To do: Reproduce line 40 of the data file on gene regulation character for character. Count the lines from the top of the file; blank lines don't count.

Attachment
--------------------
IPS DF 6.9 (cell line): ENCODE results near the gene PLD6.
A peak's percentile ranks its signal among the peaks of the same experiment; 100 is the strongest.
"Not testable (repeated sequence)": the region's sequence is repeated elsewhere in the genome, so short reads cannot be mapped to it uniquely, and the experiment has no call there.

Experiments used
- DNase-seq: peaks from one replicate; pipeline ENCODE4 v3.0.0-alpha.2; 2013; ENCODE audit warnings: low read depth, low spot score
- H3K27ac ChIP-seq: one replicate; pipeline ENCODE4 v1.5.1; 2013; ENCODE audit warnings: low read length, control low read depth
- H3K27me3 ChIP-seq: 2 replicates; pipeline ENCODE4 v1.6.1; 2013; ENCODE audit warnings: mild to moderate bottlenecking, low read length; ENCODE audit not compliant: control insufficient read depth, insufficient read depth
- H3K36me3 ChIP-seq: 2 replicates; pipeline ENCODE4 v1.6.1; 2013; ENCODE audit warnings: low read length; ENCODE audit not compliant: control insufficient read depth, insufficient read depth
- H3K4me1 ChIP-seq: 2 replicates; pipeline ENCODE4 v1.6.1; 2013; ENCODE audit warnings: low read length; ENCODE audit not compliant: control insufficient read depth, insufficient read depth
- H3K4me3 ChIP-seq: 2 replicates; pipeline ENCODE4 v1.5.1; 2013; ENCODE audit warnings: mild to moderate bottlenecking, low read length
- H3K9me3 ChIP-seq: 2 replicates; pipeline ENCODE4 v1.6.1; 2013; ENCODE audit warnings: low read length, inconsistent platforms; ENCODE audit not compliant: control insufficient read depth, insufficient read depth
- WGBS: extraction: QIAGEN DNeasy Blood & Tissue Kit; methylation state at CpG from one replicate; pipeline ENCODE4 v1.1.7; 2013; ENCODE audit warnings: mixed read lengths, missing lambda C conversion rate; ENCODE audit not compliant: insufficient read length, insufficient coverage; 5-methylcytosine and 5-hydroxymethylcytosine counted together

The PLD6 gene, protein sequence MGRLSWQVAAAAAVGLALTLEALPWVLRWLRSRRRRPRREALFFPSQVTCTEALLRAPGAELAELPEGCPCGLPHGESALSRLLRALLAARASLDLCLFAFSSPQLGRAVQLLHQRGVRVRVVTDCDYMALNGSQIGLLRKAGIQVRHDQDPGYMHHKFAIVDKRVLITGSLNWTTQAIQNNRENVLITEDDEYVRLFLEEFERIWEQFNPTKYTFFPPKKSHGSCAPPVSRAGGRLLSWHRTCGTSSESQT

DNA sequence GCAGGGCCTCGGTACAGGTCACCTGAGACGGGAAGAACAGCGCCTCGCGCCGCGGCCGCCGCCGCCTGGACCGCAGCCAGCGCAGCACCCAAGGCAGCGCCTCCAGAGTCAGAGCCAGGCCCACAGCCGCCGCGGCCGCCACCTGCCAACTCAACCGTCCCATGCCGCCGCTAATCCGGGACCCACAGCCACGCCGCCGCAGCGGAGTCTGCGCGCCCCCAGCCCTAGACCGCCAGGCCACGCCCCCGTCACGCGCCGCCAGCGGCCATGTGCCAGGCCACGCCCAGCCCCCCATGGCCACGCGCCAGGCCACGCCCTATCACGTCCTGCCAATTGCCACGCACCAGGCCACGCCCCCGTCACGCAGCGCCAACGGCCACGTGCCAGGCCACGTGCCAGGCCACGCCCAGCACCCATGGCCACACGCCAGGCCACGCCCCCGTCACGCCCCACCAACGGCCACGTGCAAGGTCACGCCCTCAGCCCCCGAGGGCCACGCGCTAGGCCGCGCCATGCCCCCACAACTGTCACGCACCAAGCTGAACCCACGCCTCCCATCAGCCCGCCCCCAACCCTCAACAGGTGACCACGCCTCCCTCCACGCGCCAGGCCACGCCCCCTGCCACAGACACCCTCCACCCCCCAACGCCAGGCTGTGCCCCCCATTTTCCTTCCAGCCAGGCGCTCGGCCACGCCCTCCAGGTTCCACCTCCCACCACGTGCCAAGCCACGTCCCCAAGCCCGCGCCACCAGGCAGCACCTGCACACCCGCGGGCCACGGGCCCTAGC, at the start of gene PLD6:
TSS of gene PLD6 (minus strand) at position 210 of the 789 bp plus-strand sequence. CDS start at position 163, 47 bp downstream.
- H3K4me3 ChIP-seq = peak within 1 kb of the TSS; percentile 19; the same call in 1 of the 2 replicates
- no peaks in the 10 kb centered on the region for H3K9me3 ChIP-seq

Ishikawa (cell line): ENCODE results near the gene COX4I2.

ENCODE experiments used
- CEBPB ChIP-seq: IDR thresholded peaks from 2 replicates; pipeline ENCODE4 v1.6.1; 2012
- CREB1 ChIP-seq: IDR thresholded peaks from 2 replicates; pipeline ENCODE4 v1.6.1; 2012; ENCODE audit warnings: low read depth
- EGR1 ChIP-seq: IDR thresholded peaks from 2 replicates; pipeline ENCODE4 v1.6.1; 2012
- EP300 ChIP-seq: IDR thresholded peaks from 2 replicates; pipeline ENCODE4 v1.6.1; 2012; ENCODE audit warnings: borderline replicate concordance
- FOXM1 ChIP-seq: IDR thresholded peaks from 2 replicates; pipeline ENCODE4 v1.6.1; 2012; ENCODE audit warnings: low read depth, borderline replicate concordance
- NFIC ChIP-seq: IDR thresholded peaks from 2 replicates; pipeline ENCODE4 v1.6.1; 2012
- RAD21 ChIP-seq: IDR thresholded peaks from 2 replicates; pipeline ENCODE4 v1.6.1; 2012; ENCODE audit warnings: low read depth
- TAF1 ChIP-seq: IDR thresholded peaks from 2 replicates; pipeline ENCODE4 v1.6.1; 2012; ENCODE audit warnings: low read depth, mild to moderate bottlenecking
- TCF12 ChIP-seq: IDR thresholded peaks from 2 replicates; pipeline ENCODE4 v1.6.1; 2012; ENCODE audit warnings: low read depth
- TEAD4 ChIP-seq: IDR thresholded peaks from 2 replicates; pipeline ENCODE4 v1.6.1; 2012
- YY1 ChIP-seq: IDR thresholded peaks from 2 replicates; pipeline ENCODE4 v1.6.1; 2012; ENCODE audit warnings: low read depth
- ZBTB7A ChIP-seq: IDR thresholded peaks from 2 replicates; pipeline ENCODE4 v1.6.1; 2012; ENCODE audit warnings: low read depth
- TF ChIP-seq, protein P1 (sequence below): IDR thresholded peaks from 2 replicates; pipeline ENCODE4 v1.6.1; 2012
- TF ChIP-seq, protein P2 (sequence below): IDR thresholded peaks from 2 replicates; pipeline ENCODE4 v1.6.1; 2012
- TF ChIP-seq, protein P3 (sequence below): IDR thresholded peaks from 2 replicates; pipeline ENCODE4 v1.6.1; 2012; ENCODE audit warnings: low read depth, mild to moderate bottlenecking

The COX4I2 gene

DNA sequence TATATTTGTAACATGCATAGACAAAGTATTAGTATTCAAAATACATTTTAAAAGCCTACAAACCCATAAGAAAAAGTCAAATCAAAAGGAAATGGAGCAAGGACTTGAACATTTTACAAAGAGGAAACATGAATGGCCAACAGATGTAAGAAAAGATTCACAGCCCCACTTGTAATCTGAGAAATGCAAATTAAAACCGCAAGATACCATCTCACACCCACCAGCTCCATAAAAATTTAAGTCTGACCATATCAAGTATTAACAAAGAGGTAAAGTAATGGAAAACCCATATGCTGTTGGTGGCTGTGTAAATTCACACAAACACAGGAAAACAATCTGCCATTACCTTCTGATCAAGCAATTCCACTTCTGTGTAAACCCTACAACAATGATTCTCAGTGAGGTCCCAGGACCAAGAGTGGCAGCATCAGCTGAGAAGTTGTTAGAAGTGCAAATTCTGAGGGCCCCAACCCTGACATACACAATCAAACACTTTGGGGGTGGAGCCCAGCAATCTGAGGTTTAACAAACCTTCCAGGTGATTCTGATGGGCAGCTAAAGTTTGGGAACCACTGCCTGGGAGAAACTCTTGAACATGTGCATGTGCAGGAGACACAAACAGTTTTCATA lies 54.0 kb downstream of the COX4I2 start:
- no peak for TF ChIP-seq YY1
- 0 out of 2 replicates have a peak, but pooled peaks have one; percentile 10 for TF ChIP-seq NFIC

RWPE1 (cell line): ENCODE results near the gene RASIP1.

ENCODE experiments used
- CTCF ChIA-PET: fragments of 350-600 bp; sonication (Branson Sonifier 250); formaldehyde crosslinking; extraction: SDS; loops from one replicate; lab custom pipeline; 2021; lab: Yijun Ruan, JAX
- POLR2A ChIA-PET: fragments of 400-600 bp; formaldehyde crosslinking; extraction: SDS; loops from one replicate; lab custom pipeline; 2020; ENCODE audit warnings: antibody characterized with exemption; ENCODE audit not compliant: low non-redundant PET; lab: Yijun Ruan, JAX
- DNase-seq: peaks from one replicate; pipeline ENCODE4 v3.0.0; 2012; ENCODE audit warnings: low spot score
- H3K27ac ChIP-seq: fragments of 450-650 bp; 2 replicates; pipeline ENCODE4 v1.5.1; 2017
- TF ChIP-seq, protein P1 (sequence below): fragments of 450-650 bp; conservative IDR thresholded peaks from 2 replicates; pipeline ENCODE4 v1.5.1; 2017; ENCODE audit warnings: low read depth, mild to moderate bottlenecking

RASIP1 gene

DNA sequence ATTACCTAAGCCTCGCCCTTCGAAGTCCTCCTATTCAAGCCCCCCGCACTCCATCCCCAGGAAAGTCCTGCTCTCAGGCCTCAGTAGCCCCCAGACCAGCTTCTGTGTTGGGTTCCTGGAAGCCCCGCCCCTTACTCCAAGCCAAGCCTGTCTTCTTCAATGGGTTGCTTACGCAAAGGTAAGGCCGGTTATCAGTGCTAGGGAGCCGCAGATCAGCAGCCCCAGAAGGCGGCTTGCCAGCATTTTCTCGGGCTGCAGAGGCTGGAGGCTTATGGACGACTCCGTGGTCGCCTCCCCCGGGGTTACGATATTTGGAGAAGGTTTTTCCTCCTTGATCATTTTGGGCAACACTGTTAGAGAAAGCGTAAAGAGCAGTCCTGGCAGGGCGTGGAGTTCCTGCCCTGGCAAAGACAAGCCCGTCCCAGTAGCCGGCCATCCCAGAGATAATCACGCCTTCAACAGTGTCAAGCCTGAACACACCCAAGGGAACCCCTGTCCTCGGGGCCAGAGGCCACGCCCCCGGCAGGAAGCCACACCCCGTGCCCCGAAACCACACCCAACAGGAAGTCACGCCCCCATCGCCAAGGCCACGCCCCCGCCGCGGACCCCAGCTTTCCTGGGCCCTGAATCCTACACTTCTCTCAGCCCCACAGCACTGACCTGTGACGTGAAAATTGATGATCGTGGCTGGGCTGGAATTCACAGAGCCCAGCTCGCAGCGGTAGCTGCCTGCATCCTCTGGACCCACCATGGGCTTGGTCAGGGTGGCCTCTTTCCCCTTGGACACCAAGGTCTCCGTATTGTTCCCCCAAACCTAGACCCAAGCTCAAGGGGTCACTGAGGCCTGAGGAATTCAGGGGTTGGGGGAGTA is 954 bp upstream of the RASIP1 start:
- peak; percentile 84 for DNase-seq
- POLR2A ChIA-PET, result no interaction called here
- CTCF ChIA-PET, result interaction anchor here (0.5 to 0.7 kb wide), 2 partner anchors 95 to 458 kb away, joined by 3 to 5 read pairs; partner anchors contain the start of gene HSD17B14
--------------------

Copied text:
ENCODE experiments used